By Ian C. Campbell Ht tip: Monica McFadden
The Conde McCullough Memorial Bridge, formerly the Coos Bay Bridge, is in the region at risk for tsunami inundation. Seismic retrofitting for Oregon's bridges is necessary to prevent infrastructure collapse in case of a megathrust earthquake from the Cascadia Subduction Zone.
But an earthquake of similar magnitude is in store for Oregon at some point, and scientists at Oregon State University have raised the warning flag again -- they predict it could be soon -- in a new report. In fact, the probability of a major quake in the next 50 years could range as high as 40 percent.
"One of the take-home messages," said Chris Goldfinger of OSU, lead author of the study, "is that these numbers are larger than people are used to seeing."
The group also studied the historic intervals between quakes over the last 10,000 years. Given that the last known major quake was in the year 1700, a quake in the next 50 years fits the pattern.
"Right now, we have already exceeded 75 percent of the known recurrence intervals over the last 10,000 years. By the year 2060, we will have exceeded 85 percent of them, if we don't have an earthquake by then," said Goldfinger. "If the Cascadia fault had a warranty against failure, it would have expired many years ago."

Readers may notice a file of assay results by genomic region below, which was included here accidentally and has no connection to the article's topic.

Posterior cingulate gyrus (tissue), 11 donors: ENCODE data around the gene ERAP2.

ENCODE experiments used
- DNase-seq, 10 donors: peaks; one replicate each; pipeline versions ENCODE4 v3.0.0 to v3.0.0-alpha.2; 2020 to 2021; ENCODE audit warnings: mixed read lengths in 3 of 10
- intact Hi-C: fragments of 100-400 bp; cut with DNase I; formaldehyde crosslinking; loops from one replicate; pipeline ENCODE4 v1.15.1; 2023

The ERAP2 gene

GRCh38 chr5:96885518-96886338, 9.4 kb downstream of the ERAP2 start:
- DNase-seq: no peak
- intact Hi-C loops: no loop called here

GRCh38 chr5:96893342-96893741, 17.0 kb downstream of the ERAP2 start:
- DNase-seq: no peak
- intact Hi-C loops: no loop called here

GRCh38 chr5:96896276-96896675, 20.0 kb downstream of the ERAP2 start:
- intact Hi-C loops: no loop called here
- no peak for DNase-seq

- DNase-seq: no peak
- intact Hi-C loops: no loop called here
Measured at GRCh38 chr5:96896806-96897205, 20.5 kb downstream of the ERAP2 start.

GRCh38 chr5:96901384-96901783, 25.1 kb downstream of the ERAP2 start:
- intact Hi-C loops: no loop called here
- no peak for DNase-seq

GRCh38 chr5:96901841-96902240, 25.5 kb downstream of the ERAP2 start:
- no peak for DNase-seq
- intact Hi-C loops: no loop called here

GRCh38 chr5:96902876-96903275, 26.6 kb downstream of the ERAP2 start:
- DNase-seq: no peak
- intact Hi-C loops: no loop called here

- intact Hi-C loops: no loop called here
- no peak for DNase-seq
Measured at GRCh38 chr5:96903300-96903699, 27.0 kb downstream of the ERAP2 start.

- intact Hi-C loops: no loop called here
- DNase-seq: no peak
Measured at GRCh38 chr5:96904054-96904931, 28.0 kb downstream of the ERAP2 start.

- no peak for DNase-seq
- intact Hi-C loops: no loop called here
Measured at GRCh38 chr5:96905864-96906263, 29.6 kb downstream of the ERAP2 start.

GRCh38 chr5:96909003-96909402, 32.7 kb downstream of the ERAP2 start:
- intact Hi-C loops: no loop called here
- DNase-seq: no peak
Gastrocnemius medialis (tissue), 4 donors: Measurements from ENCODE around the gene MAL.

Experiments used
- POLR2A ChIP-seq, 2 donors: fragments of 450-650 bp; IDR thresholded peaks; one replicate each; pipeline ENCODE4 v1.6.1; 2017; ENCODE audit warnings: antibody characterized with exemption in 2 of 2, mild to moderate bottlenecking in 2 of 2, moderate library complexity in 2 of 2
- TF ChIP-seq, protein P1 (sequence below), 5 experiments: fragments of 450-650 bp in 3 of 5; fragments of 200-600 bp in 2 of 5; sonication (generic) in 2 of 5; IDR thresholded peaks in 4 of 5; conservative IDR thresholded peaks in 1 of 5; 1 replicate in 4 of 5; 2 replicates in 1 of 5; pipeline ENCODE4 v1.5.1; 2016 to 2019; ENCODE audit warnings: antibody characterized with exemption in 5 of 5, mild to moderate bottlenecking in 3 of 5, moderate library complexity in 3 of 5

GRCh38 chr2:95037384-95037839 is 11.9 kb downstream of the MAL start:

Although these predictions have circulated among geohazards professionals for a few years, their formal publication by the U.S. Geological Survey carries a lot of weight, said Yumei Wang of the Oregon Department of Geology and Mineral Industries. This includes being factored in to future revisions of the building code.
The Southern Oregon coast faces the greatest risk. Between Florence and Cape Mendocino, Calif., the report predicts an earthquake between 8.1 and 8.3 magnitude in the next 50 years at about 40 percent.
A larger earthquake like the 9.0 magnitude one in Japan has only a 10 percent chance, but could affect the entire Oregon coast.